With few options, BSP keeps rate steady, calls for food imports to ease inflation
MANILA, Philippines — Saying that the Philippines was likely to see higher inflation in the coming months, the central bank on Thursday (Feb. 11) decided to keep its key interest rate unchanged, which starts a “long pause” on monetary easing that Bangko Sentral ng Pilipinas (BSP) Governor Benjamin Diokno had signalled last week.
Diokno said the seven-man Monetary Board called for “urgent and coordinated efforts” with government agencies in implementing non-monetary measures to give Filipino consumers access to “internationally competitively priced food” that would mitigate the impact of supply-side factors on inflation.
At an online press briefing, the country’s top bank regulator said the Monetary Board kept the interest rate on the overnight reverse repurchase facility steady at 2 percent — the current record low that was reached after a series of easing moves to counter the pandemic’s effects on the economy in 2020.
The interest rates on the overnight deposit and lending facilities were likewise kept at 1.5 percent and 2.5 percent.
“The Monetary Board noted that inflation is likely to remain elevated in the coming months, reflecting the impact of supply constraints on domestic prices of key food commodities such as meat and vegetables as well as the recent uptick in international oil prices,” Diokno said.
“At the same time, the latest baseline projections show inflation returning to within the target range of 2-4 percent over the policy horizon as supply-side influences subside,” he added.
“The Monetary Board also noted that inflation expectations continue to be anchored within the inflation target band,” Diokno said.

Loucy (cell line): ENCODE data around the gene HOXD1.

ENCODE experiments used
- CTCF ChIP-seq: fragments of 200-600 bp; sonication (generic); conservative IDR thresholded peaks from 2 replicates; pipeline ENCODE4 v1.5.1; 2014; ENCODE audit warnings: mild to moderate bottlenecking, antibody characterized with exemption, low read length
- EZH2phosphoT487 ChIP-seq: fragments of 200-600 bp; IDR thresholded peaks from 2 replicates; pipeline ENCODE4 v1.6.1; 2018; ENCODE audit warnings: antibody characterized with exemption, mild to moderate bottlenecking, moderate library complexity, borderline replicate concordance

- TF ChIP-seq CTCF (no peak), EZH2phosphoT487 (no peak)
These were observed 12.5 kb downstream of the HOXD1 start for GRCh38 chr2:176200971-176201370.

The central bank chief said that the balance of risks to the inflation outlook now appears to be broadly balanced around the baseline path in 2021, but is seen to continue leaning toward the downside in 2022.
Tighter supply of meat products owing in part to the African swine fever outbreak in the country could add to upside pressures on inflation, he explained.
However, the ongoing pandemic may continue to pose downside risks to demand and to the inflation outlook.
“While recent indicators of activity and sentiment have shown some improvement, the emergence of new variants of the virus and possible delays in mass vaccination programs continue to temper prospects for economic recovery and growth,” Diokno said.
Diokno explained that the Monetary Board still views the current inflation outlook as being “manageable”, and that the current environment “continues to allow the BSP to maintain an accommodative policy stance and thus complement crucial fiscal policy measures in supporting economic activity and market confidence.”
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